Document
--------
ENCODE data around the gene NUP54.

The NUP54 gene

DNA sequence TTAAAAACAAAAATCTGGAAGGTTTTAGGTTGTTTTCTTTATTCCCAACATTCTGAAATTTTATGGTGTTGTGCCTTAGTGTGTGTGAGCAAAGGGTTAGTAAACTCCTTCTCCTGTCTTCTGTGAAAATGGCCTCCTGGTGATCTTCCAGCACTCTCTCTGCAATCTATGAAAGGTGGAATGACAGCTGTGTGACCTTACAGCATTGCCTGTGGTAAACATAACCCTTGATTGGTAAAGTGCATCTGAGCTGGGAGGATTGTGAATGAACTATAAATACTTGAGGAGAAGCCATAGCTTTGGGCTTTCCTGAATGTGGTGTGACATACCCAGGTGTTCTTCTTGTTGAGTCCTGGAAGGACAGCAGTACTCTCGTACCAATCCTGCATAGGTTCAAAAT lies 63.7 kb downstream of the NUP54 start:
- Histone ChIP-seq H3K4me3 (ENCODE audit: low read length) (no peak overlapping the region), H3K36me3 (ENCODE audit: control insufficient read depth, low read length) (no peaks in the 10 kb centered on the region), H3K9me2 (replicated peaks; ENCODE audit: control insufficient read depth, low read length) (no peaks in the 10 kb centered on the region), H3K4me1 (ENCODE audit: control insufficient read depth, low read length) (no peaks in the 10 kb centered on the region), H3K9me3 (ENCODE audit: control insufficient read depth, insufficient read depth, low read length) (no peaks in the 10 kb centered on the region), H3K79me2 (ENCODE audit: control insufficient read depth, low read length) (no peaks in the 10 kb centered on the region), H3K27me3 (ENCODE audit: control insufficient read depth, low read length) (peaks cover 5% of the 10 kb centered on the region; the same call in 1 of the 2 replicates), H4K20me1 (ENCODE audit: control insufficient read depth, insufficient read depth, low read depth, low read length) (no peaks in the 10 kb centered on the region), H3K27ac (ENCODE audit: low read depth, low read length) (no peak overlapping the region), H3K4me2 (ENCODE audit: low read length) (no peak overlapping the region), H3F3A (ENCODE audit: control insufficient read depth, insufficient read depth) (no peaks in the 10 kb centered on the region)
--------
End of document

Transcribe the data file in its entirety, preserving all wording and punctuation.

ENCODE data around the gene NUP54.

The NUP54 gene

DNA sequence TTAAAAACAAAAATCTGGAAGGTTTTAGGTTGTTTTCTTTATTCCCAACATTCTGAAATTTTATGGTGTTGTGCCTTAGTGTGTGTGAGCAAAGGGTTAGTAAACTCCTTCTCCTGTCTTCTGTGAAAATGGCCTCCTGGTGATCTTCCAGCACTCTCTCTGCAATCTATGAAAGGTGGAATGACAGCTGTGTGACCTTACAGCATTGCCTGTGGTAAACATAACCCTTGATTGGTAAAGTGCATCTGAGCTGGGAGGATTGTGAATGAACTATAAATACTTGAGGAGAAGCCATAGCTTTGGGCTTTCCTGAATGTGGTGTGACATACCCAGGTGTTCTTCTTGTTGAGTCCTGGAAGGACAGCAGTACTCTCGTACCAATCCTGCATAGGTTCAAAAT lies 63.7 kb downstream of the NUP54 start:
- Histone ChIP-seq H3K4me3 (ENCODE audit: low read length) (no peak overlapping the region), H3K36me3 (ENCODE audit: control insufficient read depth, low read length) (no peaks in the 10 kb centered on the region), H3K9me2 (replicated peaks; ENCODE audit: control insufficient read depth, low read length) (no peaks in the 10 kb centered on the region), H3K4me1 (ENCODE audit: control insufficient read depth, low read length) (no peaks in the 10 kb centered on the region), H3K9me3 (ENCODE audit: control insufficient read depth, insufficient read depth, low read length) (no peaks in the 10 kb centered on the region), H3K79me2 (ENCODE audit: control insufficient read depth, low read length) (no peaks in the 10 kb centered on the region), H3K27me3 (ENCODE audit: control insufficient read depth, low read length) (peaks cover 5% of the 10 kb centered on the region; the same call in 1 of the 2 replicates), H4K20me1 (ENCODE audit: control insufficient read depth, insufficient read depth, low read depth, low read length) (no peaks in the 10 kb centered on the region), H3K27ac (ENCODE audit: low read depth, low read length) (no peak overlapping the region), H3K4me2 (ENCODE audit: low read length) (no peak overlapping the region), H3F3A (ENCODE audit: control insufficient read depth, insufficient read depth) (no peaks in the 10 kb centered on the region)